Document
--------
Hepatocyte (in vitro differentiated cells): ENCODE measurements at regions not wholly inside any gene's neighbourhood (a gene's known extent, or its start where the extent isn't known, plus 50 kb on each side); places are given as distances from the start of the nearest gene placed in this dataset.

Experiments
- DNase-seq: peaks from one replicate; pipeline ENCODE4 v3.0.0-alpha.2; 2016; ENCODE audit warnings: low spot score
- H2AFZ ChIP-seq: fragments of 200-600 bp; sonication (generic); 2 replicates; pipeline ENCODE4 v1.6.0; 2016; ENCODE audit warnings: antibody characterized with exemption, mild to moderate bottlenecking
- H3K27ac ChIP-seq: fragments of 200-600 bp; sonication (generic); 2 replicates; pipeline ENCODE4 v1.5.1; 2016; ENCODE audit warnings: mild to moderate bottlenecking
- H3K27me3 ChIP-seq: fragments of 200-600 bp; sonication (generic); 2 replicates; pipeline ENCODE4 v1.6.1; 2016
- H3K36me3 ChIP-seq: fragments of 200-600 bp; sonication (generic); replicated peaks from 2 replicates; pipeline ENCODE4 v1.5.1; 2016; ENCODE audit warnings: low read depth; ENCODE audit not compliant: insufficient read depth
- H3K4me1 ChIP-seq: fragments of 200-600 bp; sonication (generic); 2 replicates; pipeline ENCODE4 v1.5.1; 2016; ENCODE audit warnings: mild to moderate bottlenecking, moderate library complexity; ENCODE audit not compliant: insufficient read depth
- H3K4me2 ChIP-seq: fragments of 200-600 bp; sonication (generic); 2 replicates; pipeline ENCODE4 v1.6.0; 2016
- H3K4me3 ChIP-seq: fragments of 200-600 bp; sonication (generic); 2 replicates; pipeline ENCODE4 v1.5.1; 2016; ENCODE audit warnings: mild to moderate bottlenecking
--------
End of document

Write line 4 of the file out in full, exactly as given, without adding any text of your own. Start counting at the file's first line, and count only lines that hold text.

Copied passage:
- H2AFZ ChIP-seq: fragments of 200-600 bp; sonication (generic); 2 replicates; pipeline ENCODE4 v1.6.0; 2016; ENCODE audit warnings: antibody characterized with exemption, mild to moderate bottlenecking